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Ernest C. Klipstein

ADISTINGUISHED leader in the forward movement in the dye and chemical trade is Ernest C. Klipstein, long prominent in the chemical business. He was born in Marshall, Fauquier County, Virginia, December 24, 1851, and is descended in the fourth generation from a Dr. Klipstein, born in Germany, who came to America as a surgeon of the British Army in the Revolutionary War. On the maternal side, his grandfather fought through the same war in the Continental Army under General Washington.

Mr. Klipstein was educated in Roanoke College, Salem, Virginia, from which he was graduated with the degree of A.M., and after leaving college engaged in teaching for a few years and began the study of medicine and at the same time worked in the retail drug business in order to gain 2 more complete knowledge of therapeutics and rhe materia medica.

He came to New York in 1875 to complete his medical studies, and while there he became ac-quainted with A. Klipstein, of Frankfort-on-the- Main, Germany, who came to America as a rep-resentative of the then almost new aniline dye in-dustry. He became associated with Mr. A. Klipstein in that business and abandoned further study of medicine in order to take up the work of developing the coal-tar dye and chemical industry, in which he has ever since been a prime American ractor. The dyes were then procured from what -s now the Society of Chemical Industry in Basle, Switzerland, and the chemical end of the business nsisted chiefly in the handling of potash salts from the potash mines of Germany, then being newly exploited in this country. The business de- ""rloped steadily, and in 1894 the house, which nad been conducted under the name of A. Klipstein. Was incorporated as A. Klipstein & Com- 7my, of which Mr. E. C. Klipstein became treasurer.

In the last decade of the Nineteenth Century :ne tanning industry had grown so large that the native supply of tanning materials became a great drawback to its adequate expansion. Mr. Klipstein found practical solutions to this problem by mporting tanning materials from foreign countries which before that had been unknown to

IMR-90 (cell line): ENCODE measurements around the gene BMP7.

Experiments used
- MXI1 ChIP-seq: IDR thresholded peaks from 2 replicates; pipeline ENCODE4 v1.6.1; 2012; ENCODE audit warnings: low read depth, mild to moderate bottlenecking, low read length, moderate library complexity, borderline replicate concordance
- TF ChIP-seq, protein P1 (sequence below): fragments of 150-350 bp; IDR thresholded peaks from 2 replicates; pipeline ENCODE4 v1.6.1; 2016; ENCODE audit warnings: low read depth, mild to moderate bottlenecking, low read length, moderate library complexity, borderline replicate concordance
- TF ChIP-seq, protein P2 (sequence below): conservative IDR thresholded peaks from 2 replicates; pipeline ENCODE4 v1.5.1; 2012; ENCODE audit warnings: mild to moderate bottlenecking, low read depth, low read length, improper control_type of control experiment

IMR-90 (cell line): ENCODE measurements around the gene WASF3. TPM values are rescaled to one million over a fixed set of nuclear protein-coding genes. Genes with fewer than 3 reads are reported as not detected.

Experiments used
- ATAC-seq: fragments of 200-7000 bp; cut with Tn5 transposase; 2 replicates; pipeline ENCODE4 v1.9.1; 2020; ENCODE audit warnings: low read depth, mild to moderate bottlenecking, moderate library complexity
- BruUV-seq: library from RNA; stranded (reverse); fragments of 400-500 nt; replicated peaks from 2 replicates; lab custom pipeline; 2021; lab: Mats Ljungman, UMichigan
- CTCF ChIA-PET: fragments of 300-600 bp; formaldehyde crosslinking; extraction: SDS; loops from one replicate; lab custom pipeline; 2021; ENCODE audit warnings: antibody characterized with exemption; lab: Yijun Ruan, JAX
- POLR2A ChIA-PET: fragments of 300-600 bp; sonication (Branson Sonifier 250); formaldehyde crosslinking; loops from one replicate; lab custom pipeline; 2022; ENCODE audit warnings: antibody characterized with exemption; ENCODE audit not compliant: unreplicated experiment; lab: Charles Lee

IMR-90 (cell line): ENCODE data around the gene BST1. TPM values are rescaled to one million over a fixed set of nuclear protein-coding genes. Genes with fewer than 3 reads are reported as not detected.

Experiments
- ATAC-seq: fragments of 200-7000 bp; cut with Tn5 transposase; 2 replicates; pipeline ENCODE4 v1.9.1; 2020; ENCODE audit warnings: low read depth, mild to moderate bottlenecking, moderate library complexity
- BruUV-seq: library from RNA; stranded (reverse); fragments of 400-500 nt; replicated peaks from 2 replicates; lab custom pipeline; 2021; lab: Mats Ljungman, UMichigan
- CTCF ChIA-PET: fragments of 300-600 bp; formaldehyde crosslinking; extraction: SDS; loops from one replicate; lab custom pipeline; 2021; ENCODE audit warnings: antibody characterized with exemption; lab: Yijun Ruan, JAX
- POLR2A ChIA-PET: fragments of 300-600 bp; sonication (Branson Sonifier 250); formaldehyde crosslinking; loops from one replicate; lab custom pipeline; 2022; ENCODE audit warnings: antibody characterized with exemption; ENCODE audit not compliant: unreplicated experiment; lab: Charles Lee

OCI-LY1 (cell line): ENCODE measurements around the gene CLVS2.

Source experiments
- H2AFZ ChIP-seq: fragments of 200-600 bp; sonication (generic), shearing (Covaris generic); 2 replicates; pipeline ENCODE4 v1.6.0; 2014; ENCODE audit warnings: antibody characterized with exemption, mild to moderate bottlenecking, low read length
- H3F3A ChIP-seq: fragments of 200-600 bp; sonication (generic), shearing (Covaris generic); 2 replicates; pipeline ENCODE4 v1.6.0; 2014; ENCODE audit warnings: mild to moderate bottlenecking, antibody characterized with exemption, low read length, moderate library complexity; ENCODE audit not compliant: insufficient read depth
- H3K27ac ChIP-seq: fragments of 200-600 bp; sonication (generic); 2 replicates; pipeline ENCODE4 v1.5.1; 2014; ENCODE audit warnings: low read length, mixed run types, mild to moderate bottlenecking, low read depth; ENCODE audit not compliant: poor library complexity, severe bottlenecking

American tanneries, including quebracho from South America, mangrove bark from Africa, my- rabolams from India, and mimosa from Australia.

The introduction in quantities, making it avail-able for economic use, of tetrachloride of carbon, was one of Mr. Klipstein's achievements. It had been known as a laboratory product, but he, be-cause of its value as a non-inflammable solvent and fire extinguisher, imported it for use in manufac-ture of munitions, rubber and fire extinguishers. It was chiefly a German product, and when the war cut off that supply he established its manufacture as the Warner Klipstein Chemical Company, Inc., of South Charleston, West Virginia, where he manufactures it in quantities adequate for American demands.

Mr. Klipstein was one of the first to face the war-bred shortage of coal-tar dyes by establishing a domestic manufacture of them. This he began six months after the war was inaugurated, and he is now supplying black, blue, brown, and red dyes in quantity sufficient to meet all demands. He is also prepared, through his Swiss connections, to fill orders for synthetic indigo.

His manufacturing connections are numerous and important President of E. C.. Klipstein & Sons Company, Chrome, N. J., Custer City, Pa., and South Charleston, West Virginia; Warner- Klipstein Chemical Company, South Charleston, West Virginia Carbona Products Company, New York City; and the Manette Company (mangrove products), Shark River, Florida. He is treasurer of A. Klipstein & Company, New York City; Bull's Ferry Chemical Company, Shady Side, New Jersey; director of the Mineral Products Company, Marysvale, Utah.

Pie is a member of the Reform, Drug and Chemical, and Chemists Club, New York; Essex County Country Club, Orange, N. J Hamilton Club, Paterson, N. J Baltusrol (N. J.) Golf Club; Society of Chemical Industry, London- American Chemical Society, Verein Deutscher Chemiker, International Association of Leather Trade Chemists, Merchants' Association of New York, Manufacturers' Association, Chamber of Commerce of the United States, National Marine League.

 
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